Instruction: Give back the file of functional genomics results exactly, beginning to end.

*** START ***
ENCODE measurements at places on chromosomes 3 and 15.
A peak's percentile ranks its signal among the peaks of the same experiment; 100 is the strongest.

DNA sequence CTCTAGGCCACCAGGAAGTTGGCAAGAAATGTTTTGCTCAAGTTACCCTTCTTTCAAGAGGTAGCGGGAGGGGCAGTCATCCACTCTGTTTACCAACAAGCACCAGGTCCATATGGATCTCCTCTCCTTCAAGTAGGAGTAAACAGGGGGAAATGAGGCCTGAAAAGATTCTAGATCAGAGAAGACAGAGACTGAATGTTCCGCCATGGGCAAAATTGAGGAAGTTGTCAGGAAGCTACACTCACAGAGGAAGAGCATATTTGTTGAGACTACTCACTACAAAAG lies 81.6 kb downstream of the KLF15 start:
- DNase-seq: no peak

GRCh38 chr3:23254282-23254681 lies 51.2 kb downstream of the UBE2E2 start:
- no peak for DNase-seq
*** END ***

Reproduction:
ENCODE measurements at places on chromosomes 3 and 15.
A peak's percentile ranks its signal among the peaks of the same experiment; 100 is the strongest.

DNA sequence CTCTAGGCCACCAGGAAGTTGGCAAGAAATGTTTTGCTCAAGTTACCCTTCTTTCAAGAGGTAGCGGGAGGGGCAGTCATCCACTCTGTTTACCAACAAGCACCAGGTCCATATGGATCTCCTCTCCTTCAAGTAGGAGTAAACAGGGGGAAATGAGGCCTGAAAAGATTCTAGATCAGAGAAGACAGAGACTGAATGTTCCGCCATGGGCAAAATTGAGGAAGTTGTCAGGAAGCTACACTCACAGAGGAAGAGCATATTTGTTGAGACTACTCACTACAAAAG lies 81.6 kb downstream of the KLF15 start:
- DNase-seq: no peak

GRCh38 chr3:23254282-23254681 lies 51.2 kb downstream of the UBE2E2 start:
- no peak for DNase-seq